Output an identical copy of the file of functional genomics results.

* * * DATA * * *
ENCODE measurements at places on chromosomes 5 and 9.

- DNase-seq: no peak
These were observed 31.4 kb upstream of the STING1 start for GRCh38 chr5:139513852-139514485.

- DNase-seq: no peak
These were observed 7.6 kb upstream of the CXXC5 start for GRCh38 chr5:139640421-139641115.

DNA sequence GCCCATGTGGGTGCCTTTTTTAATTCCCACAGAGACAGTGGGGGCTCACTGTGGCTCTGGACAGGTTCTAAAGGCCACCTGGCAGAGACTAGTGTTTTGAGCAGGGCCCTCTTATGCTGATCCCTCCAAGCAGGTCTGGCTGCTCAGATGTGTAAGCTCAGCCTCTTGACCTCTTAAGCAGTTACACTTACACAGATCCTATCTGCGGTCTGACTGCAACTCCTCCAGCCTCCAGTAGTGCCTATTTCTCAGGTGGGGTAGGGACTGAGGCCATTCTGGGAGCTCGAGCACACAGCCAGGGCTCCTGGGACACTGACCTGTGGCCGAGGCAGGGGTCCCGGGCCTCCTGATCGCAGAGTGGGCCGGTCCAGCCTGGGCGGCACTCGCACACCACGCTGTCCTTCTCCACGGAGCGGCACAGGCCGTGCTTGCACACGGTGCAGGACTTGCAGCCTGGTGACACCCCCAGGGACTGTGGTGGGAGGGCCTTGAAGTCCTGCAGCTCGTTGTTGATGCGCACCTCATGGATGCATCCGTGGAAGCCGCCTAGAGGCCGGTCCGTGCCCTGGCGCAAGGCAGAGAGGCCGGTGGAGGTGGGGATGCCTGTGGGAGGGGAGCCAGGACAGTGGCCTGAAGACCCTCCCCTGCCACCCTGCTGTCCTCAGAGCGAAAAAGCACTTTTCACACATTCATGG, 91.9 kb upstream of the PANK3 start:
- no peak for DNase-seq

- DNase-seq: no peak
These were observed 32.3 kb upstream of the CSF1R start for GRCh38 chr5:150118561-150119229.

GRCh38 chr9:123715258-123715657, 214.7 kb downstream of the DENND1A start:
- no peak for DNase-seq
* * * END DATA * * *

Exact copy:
ENCODE measurements at places on chromosomes 5 and 9.

- DNase-seq: no peak
These were observed 31.4 kb upstream of the STING1 start for GRCh38 chr5:139513852-139514485.

- DNase-seq: no peak
These were observed 7.6 kb upstream of the CXXC5 start for GRCh38 chr5:139640421-139641115.

DNA sequence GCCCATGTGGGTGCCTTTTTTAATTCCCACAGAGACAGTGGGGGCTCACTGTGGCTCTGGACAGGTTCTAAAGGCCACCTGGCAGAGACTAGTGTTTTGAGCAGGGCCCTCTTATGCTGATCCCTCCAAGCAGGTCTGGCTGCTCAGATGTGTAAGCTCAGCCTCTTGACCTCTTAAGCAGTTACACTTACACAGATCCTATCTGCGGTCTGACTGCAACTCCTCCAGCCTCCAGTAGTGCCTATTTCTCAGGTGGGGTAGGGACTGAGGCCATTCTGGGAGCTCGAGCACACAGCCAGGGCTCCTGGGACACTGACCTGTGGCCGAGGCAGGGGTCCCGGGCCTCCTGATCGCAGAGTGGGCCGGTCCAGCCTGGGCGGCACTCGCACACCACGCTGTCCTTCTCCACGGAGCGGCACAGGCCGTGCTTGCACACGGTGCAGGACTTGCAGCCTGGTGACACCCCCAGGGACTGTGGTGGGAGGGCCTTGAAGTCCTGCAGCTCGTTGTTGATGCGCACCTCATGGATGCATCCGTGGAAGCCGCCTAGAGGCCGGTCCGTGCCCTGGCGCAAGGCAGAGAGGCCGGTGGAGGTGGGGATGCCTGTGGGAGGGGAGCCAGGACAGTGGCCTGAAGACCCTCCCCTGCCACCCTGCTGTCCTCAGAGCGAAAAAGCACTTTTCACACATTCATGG, 91.9 kb upstream of the PANK3 start:
- no peak for DNase-seq

- DNase-seq: no peak
These were observed 32.3 kb upstream of the CSF1R start for GRCh38 chr5:150118561-150119229.

GRCh38 chr9:123715258-123715657, 214.7 kb downstream of the DENND1A start:
- no peak for DNase-seq